I was lucky enough to read Mary Sharratt's new novel, The Vanishing Point, when it was in manuscript. I was blown away by it then, but to re-read it as a book, and such a gorgeous book! was an amazing pleasure. I took it along to the beach at Santa Cruz this weekend, and gobbled it down while my daughter and her friends were whizzing around on roller coasters. (her 12th birthday celebration)
I love this book. It's historically fascinating. It's sexy (very!). It's feministy. It's mysterious and suspenseful and compelling. The sentences are luscious. And it's a true page-turner. I found myself gasping out loud at many of the book's surprising and twisty turns. It's the story of two sisters in the New World, separated by circumstance and mystery, so different from each other and yet bound by an intense love and loyalty to each other. Here's an excerpt from a review in Minnesota Magazine.
Mary Sharratt's new novel, The Vanishing Point, is a page-turner, a mystery, a quietly feminist tale, and a richly researched historical novel with ever-unfolding plot twists. An author's note indicates that Sharratt, who also wrote Summit Avenue and The Real Minerva, spent 10 years researching the medicine and mores of the 17th century, and her expertise is evident. Her hand is sure as she guides us through the story, sprinking confident and casual references to birth control (did you know that honey kills sperm?), and healing herbs, and the Diggers and Levelers, English rebel groups who sought an end to feudal ways.The Vanishing Point is such an impeccably researched book. Since I am also allegedly writing a historical novel, it made me realize that I have a lot of work yet to do. It really awed and inspired me to get back to my own book, and to take the care that Mary did with hers. I was fascinated by the Afterword in the book, which described Mary's research and writing process, and illuminated the question that drove her to write the book.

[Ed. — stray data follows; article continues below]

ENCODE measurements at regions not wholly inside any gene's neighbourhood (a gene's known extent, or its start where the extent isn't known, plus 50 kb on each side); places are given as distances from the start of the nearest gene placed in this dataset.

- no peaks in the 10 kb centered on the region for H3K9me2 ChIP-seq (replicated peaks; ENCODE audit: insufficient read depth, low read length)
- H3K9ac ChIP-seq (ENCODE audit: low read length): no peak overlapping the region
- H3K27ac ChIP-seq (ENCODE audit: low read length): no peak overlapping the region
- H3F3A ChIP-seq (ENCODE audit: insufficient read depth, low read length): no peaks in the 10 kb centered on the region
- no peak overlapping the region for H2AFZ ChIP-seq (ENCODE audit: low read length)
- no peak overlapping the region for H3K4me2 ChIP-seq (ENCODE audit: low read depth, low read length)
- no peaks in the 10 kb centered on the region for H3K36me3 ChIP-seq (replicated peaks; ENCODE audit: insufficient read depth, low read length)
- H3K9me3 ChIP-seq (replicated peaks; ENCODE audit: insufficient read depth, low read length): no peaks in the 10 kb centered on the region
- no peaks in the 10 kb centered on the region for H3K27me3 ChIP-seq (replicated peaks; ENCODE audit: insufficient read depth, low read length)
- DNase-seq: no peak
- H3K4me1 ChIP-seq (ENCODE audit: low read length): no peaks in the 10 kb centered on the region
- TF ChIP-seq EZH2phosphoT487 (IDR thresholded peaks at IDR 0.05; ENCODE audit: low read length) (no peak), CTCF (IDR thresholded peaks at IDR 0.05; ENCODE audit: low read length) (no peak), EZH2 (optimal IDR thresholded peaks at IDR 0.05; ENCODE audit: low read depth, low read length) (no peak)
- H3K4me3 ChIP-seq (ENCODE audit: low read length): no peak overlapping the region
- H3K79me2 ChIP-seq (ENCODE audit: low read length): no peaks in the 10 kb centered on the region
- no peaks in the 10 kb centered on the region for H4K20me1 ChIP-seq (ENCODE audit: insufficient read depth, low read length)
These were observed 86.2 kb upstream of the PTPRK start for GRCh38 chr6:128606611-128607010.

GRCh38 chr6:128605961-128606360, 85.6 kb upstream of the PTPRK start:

The Vanishing Point is also an examination of love, loyalty, and betrayal.
What would happen to a late-seventeenth-century woman who was determined to carve out her own destiny and who demanded the same liberties, both social and sexual, as a man?
This book is beautifully designed; the chapter heading fonts, in Colonial script, were enough to make me swoon and dive into each section. And it is part of a new trend of releasing new books straight into paperback. I think this is a good thing. Much as I love the feel and smell of a hardcover book, I often say I will "wait until paperback" and then never end up buying a book. People don't have to wait this time. It's affordable, and more than worth its price.